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Topic clusters have been a popular trend in blogging and SEO for a few years now. While many have heard of this tactic, few have nailed it.
If executed properly, topic clusters can be the catalyst that launches your website to the top of the search engine results pages.
Well, maybe “launched” isn’t the right word; implementing a sound topic clustering strategy is a long, tedious process full of potential speed bumps.
At best, proper use of topic clusters can set you on a slow (but consistent) path to improving your search rankings and organic traffic.
Defining Topic Clusters
First of all, what exactly are topic clusters?
Basically, topic clusters are a multitude of content pieces that live on your website and are all linked to a common, overarching subject (known as pillar content).
As a single unit, all your topic clusters work to provide comprehensive insight on the pillar content.
Pillar content is generally focused around a broad keyword with a high search volume, whereas topic clusters are focused on more specific keywords with smaller (attainable) search volumes.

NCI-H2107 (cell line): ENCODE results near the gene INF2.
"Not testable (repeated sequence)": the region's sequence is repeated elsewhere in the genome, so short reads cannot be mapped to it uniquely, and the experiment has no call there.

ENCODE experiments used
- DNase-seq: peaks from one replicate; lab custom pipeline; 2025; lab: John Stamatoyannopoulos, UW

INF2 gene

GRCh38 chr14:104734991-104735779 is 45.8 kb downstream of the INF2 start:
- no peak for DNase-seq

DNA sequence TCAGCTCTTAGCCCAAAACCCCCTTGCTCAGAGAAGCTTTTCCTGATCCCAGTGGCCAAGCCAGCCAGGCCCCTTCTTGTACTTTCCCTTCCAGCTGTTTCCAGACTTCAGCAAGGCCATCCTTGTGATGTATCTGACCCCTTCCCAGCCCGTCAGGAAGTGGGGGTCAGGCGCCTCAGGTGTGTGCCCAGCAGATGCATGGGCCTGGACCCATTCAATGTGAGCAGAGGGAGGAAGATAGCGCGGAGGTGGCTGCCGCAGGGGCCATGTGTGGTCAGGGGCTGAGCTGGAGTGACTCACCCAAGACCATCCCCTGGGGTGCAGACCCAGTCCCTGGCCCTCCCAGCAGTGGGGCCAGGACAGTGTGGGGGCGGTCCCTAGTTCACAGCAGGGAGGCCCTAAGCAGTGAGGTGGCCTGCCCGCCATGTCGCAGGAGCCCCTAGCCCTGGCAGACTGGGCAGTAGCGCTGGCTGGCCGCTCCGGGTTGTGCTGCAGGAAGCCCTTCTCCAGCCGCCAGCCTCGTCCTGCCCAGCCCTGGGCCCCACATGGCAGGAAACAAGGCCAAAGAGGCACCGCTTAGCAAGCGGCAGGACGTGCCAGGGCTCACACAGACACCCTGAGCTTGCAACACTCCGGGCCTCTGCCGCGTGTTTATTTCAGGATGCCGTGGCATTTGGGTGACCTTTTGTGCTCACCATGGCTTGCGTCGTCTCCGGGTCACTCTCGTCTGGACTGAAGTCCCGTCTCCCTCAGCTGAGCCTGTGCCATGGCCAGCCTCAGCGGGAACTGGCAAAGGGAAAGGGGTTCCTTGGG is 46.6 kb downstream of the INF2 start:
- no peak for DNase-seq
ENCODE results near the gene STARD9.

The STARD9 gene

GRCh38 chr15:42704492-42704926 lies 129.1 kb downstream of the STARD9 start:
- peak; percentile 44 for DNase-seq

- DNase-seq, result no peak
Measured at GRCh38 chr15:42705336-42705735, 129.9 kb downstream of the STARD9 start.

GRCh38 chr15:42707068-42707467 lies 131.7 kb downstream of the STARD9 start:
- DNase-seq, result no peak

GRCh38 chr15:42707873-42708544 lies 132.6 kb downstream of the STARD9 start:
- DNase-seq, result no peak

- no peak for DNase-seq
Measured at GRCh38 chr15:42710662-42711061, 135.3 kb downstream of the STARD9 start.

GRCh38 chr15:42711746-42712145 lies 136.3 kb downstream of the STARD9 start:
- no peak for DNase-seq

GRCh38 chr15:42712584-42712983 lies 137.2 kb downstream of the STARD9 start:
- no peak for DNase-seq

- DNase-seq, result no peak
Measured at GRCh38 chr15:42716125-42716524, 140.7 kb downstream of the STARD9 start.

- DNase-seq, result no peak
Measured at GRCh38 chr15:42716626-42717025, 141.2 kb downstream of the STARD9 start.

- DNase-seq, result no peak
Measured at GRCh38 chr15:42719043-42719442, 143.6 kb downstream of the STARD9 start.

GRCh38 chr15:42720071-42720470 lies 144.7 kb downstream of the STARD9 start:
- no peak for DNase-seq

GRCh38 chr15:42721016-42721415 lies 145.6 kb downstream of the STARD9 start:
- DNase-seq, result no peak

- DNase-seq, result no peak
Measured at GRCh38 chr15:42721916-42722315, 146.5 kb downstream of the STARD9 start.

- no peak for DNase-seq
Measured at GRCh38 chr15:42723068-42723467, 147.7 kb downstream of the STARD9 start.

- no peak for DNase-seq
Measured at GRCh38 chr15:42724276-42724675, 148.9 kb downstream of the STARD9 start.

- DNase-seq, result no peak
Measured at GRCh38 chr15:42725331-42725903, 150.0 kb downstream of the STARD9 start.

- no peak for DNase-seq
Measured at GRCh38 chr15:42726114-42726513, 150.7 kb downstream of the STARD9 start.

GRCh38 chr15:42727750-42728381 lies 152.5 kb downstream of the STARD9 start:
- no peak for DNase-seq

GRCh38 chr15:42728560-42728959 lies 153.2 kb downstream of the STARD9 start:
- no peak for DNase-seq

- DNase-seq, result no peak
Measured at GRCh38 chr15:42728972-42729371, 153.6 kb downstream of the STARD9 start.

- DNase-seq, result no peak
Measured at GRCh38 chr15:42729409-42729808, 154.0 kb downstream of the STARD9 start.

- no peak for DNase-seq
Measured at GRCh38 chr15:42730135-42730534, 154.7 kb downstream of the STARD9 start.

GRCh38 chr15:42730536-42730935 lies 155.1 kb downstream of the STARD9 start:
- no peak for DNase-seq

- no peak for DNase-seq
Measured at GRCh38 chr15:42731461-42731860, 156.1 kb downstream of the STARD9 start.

For example, let’s say you are a digital agency that focuses on social media marketing/management. One of your pillar content pieces could be focused on the keyword “Facebook Marketing” (27,100/month).
Under the umbrella of this long-form piece, you could have topic clusters around keywords like:
- Facebook marketing for small business (590/month)
- Creating Facebook Ads (280/month)
- How to evaluate Facebook Ads (10/month)
These pieces would then be hyperlinked back to the pillar content.
The SEO goal of topic clusters is to gain search traffic for highly focused keywords and phrases with smaller search volumes. Ideally, the better rankings you can grab for clusters, the more credibility you build up in Google for the pillar content.